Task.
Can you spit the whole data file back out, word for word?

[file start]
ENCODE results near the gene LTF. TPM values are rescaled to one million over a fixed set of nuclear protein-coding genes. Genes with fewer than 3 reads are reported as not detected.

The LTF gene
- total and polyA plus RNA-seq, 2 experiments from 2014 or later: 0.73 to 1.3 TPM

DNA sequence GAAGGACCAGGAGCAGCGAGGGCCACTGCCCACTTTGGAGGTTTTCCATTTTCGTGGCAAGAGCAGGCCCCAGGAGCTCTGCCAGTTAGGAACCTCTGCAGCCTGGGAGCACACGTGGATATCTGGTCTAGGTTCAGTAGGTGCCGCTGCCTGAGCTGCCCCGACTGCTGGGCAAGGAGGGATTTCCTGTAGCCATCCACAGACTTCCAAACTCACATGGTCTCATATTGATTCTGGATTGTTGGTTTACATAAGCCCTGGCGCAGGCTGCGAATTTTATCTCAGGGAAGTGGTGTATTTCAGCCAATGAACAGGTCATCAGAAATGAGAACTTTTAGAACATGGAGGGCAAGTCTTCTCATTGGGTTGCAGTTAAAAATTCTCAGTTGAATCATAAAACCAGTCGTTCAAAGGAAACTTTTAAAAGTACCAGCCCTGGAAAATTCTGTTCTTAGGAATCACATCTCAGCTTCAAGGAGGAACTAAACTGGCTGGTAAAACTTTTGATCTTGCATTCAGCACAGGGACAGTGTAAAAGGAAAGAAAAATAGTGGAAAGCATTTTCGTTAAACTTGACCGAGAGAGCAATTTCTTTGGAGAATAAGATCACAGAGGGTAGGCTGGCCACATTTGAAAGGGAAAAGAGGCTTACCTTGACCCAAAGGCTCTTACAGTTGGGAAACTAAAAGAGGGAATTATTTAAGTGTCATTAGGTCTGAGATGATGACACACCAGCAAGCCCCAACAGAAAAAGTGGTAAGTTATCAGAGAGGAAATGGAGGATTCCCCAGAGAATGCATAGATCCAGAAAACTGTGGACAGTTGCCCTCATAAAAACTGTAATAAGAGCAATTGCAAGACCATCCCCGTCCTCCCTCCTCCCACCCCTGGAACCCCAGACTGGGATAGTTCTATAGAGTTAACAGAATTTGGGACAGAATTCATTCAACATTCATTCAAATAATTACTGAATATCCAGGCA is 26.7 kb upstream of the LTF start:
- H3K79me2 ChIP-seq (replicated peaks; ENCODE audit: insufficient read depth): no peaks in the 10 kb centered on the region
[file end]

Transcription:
ENCODE results near the gene LTF. TPM values are rescaled to one million over a fixed set of nuclear protein-coding genes. Genes with fewer than 3 reads are reported as not detected.

The LTF gene
- total and polyA plus RNA-seq, 2 experiments from 2014 or later: 0.73 to 1.3 TPM

DNA sequence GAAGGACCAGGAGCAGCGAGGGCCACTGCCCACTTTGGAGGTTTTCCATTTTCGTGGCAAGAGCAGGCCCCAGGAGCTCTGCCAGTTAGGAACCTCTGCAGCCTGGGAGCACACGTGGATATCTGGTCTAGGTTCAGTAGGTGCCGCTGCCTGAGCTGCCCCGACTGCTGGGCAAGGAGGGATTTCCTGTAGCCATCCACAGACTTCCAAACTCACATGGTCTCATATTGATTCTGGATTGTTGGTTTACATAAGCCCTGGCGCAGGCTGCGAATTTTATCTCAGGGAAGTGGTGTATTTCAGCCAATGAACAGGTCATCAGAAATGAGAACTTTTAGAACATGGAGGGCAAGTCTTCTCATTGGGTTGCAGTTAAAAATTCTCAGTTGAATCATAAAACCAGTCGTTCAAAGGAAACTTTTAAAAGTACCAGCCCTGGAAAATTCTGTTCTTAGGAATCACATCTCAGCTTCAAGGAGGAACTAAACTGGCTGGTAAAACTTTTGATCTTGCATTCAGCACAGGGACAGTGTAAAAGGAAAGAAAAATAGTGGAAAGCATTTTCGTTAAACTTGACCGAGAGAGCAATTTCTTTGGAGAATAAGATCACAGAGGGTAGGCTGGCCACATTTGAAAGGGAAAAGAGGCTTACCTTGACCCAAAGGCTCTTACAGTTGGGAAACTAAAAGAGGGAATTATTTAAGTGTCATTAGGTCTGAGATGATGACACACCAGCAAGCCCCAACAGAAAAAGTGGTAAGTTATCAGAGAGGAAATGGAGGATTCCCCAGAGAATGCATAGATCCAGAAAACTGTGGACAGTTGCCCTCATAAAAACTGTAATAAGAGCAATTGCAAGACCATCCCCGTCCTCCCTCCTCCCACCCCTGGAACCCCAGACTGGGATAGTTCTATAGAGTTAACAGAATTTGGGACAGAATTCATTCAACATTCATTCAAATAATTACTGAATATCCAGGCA is 26.7 kb upstream of the LTF start:
- H3K79me2 ChIP-seq (replicated peaks; ENCODE audit: insufficient read depth): no peaks in the 10 kb centered on the region